Lives of all saints commemorated on November 27


Greatmartyr James the Persian

The Holy Great Martyr James the Persian (the Sawn-Asunder) was born in the fourth century into a pious Christian family, both wealthy and illustrious. His wife was also a Christian, and the couple raised their children in piety, inspiring in them a love for prayer and the Holy Scriptures. James occupied a high position at the court of the Persian emperor Izdegerd (399-420) and his successor Barakhranes (420-438). But on one of the military campaigns James, seduced by the emperor’s beneficence, was afraid to acknowledge himself a Christian, and so he offered sacrifice to idols with the emperor.

Learning of this, James’ mother and wife wrote him a letter, in which they rebuked him and urged him to repent. Receiving the letter, James realized the gravity of his sin. Faced with the horror of being cut off not only from his family, but also from God Himself, he began to weep loudly, imploring the Lord for forgiveness.

His fellow-soldiers, hearing him pray to the Lord Jesus Christ, reported this to the emperor. Under interrogation, St James bravely confessed his faith in the one True God. No amount of urging by the emperor could make him renounce Christ. The emperor then ordered the saint to be put to death.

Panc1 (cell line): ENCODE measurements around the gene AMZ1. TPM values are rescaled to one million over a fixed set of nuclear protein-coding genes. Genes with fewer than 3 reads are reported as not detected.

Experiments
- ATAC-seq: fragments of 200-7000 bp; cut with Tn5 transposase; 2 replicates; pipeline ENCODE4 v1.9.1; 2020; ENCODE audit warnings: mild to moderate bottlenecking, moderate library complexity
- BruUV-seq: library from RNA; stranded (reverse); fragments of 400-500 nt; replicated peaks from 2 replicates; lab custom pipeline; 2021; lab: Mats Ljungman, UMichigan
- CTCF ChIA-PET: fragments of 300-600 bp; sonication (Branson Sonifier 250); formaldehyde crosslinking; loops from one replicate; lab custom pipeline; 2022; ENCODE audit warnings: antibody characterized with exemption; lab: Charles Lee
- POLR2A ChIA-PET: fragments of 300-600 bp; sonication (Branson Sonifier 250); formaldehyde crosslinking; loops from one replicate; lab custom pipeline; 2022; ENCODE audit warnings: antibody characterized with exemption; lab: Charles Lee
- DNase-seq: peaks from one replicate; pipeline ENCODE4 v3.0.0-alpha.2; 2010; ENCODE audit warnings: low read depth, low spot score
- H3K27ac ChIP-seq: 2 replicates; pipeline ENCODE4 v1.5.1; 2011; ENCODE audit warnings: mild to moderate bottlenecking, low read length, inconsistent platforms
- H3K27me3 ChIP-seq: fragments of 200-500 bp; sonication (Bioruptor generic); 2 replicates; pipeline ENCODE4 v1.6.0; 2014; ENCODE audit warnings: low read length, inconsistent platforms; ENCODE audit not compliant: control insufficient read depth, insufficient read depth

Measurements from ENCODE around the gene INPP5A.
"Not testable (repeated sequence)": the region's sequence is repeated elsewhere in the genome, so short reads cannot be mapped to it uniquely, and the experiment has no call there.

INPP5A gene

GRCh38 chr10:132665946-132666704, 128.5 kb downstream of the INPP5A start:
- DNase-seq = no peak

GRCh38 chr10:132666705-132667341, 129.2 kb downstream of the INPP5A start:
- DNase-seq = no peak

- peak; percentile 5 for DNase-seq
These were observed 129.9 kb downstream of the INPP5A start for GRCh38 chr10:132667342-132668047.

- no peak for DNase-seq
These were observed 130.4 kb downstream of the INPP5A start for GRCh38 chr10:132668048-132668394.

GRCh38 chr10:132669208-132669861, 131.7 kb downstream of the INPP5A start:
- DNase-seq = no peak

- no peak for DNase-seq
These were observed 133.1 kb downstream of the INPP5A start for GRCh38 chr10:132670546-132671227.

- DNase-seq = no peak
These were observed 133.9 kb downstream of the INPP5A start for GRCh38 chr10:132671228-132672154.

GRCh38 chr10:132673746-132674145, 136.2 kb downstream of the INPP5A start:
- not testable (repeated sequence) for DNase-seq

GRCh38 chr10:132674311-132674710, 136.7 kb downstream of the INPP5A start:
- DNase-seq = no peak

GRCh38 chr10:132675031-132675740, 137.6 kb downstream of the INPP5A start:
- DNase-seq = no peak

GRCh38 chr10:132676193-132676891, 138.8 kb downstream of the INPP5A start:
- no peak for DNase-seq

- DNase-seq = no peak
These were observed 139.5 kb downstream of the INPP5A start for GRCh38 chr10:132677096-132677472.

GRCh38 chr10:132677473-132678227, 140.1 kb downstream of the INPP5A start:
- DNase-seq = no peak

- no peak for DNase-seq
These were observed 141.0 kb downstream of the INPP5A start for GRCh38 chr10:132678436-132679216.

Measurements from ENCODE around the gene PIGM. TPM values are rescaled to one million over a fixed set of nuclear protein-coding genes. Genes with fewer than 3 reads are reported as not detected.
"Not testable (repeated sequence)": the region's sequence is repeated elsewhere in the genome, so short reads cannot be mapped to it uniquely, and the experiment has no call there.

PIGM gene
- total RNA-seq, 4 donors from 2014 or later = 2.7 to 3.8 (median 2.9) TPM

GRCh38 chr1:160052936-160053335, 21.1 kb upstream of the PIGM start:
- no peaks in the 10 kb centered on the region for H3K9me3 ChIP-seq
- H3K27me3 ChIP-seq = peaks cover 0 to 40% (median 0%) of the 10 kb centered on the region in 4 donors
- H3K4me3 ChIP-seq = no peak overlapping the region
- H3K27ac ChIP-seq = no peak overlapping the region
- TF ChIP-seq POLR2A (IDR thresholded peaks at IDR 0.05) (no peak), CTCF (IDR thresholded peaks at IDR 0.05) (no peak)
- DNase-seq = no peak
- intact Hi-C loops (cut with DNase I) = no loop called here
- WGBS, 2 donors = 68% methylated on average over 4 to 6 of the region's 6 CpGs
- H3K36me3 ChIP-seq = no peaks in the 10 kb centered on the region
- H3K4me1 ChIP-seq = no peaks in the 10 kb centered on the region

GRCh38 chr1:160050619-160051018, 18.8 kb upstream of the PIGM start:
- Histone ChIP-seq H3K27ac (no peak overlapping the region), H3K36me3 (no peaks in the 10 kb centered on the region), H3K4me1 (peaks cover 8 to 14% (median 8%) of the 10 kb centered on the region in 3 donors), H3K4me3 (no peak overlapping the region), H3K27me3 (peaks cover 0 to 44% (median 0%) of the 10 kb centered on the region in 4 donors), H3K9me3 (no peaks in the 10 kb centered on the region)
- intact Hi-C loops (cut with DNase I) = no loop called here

They began to cut off his fingers and his toes one by one, then his hands and his feet, and then his arms and legs. During the prolonged torture St James offered prayers of thanksgiving to the Lord, Who had granted him the possibility of redemption from his sins by enduring these terrible torments. Finally, the martyr was beheaded. Christians gathered up the pieces of his body and buried them with great reverence.


Venerable Palladius of Thessalonica

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St James the Bishop and Wonderworker of Rostov

Saint James, Bishop of Rostov According to a local tradition, he received monastic tonsure at Kopyrsk monastery on the River Ukhtoma, 80 kilometers from Rostov. For a long time he was igumen of this monastery, and in the year 1385 he was made Bishop of Rostov when Pimen was Metropolitan and Demetrius of the Don was Great Prince.